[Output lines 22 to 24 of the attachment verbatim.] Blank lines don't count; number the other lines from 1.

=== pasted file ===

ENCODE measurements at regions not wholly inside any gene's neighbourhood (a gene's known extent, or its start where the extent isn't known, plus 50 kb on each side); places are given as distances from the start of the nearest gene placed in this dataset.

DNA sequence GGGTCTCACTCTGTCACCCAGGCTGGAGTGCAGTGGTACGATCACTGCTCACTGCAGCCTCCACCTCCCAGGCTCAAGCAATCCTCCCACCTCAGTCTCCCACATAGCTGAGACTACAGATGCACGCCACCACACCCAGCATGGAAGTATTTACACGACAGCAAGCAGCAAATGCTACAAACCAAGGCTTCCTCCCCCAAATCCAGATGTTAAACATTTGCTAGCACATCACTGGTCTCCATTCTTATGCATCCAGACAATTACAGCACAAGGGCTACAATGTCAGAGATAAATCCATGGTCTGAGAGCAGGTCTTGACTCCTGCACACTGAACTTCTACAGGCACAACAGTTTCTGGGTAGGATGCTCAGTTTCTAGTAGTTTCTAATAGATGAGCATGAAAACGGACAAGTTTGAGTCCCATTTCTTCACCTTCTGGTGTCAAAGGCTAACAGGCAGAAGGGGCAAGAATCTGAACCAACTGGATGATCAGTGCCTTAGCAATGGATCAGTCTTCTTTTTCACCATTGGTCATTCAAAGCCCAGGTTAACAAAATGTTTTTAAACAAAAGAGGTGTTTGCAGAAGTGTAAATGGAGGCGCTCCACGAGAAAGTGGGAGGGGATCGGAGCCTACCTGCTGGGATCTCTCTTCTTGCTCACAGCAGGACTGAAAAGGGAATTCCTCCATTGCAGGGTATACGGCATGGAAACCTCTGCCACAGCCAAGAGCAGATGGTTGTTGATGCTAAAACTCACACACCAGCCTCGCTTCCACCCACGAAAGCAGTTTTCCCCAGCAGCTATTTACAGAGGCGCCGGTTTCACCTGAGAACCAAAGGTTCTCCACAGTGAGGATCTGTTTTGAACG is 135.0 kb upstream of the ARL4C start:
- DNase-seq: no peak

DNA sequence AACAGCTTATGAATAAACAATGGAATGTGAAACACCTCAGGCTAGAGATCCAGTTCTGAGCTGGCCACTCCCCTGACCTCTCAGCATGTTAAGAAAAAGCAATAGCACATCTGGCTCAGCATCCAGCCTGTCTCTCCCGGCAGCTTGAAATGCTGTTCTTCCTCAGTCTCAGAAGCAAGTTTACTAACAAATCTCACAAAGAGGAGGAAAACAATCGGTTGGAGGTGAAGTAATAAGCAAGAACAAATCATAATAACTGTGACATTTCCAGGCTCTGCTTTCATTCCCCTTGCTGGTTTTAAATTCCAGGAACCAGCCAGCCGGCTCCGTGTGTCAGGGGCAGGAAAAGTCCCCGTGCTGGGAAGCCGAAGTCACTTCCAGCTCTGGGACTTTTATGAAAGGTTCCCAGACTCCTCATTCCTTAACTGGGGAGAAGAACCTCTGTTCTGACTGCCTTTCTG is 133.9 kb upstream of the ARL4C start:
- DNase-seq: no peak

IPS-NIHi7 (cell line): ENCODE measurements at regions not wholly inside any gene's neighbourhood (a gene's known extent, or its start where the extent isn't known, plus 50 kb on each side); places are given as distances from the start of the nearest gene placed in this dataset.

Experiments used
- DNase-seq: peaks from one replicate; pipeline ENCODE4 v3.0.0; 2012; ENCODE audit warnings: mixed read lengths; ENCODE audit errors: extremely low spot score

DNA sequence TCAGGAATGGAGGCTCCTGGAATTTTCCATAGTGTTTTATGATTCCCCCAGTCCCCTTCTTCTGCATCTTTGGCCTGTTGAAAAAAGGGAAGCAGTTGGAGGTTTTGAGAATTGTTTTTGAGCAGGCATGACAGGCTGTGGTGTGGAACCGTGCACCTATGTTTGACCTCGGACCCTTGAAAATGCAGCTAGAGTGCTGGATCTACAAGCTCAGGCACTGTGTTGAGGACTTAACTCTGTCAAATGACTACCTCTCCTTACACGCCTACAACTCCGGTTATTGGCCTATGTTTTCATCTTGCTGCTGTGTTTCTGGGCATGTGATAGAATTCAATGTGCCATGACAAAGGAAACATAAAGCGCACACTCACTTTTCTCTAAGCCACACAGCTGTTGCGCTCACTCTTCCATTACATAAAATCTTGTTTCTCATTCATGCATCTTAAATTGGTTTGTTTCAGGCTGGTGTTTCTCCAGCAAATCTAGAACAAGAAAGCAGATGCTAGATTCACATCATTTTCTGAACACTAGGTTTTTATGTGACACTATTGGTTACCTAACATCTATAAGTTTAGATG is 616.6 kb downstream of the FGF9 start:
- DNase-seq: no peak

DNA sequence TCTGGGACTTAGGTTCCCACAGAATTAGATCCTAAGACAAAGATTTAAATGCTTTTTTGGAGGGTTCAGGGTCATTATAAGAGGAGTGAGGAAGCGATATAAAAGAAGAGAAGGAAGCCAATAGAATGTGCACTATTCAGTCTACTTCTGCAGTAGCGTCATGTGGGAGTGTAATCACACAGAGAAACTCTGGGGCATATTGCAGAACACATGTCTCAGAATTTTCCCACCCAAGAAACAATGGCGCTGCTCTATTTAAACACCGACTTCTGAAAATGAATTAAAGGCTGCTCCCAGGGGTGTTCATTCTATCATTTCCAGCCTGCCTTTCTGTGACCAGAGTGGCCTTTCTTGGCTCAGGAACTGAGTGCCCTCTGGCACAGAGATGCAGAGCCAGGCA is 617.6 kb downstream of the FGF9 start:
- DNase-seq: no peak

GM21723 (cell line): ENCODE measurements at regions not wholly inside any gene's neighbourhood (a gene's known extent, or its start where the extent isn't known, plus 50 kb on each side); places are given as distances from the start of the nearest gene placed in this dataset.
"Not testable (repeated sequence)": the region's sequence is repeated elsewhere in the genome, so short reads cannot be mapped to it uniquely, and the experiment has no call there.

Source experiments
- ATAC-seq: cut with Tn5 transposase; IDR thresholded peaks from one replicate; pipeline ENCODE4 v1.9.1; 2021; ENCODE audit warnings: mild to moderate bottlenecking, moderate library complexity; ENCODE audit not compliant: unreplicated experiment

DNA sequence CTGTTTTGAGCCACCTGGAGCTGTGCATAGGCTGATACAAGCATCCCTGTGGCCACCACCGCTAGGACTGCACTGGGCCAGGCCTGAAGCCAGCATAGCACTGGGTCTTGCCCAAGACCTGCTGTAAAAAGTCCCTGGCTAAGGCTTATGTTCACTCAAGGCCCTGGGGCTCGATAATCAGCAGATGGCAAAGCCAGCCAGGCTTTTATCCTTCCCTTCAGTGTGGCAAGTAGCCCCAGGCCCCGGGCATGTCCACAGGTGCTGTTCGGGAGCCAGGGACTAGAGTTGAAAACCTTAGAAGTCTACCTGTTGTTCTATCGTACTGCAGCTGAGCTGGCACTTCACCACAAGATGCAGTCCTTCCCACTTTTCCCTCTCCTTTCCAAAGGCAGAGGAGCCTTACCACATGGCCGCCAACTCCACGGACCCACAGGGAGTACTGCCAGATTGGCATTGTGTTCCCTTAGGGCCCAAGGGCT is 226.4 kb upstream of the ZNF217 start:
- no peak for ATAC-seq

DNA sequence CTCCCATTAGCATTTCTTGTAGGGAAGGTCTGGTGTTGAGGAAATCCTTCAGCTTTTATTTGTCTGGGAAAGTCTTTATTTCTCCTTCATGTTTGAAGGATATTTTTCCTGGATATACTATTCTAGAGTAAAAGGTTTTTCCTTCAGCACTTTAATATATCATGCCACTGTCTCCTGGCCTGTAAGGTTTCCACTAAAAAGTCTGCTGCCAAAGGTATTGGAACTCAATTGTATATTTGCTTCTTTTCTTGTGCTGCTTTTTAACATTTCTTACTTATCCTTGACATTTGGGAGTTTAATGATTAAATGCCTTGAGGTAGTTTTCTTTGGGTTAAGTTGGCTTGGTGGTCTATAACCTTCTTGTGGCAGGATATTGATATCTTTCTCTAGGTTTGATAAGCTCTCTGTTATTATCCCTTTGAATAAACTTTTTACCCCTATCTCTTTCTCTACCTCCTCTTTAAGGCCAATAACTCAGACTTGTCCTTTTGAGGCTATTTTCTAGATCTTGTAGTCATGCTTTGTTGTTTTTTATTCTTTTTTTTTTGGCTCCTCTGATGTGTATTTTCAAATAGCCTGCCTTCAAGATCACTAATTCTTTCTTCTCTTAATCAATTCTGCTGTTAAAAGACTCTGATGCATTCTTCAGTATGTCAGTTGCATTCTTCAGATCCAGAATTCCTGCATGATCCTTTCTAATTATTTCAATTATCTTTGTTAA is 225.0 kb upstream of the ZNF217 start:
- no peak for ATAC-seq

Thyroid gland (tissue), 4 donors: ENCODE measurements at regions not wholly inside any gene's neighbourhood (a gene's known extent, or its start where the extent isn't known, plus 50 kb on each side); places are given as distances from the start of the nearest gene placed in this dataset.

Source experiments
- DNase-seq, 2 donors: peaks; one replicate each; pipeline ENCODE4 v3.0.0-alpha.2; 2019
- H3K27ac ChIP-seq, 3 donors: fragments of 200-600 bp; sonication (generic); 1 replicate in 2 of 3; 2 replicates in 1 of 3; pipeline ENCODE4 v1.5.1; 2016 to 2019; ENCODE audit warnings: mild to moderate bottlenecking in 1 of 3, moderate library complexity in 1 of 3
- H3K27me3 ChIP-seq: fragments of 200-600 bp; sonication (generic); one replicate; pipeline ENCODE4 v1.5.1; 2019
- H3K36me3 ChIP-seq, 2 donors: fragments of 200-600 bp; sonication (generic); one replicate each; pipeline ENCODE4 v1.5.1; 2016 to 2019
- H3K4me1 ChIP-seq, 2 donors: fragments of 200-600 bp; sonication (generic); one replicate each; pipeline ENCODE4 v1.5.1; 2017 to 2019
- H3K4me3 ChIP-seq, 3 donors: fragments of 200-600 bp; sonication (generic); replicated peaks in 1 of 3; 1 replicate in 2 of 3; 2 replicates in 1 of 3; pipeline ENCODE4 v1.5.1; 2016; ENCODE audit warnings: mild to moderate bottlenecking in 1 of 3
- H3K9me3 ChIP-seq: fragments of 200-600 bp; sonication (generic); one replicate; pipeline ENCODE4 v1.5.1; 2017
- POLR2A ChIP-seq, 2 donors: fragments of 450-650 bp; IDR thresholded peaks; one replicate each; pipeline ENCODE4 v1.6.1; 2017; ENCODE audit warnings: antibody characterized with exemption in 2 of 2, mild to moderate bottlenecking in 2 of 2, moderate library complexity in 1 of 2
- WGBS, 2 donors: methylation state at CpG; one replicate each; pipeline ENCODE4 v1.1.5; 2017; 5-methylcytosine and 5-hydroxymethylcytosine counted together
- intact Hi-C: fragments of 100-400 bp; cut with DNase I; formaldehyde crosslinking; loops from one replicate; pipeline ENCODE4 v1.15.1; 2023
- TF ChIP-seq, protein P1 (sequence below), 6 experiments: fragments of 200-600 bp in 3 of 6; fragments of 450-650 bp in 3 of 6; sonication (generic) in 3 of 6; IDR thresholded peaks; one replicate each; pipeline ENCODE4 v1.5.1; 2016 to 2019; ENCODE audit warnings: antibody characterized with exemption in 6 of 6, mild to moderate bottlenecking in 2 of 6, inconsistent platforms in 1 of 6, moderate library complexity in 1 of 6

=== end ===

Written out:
Source experiments
- DNase-seq, 2 donors: peaks; one replicate each; pipeline ENCODE4 v3.0.0-alpha.2; 2019
- H3K27ac ChIP-seq, 3 donors: fragments of 200-600 bp; sonication (generic); 1 replicate in 2 of 3; 2 replicates in 1 of 3; pipeline ENCODE4 v1.5.1; 2016 to 2019; ENCODE audit warnings: mild to moderate bottlenecking in 1 of 3, moderate library complexity in 1 of 3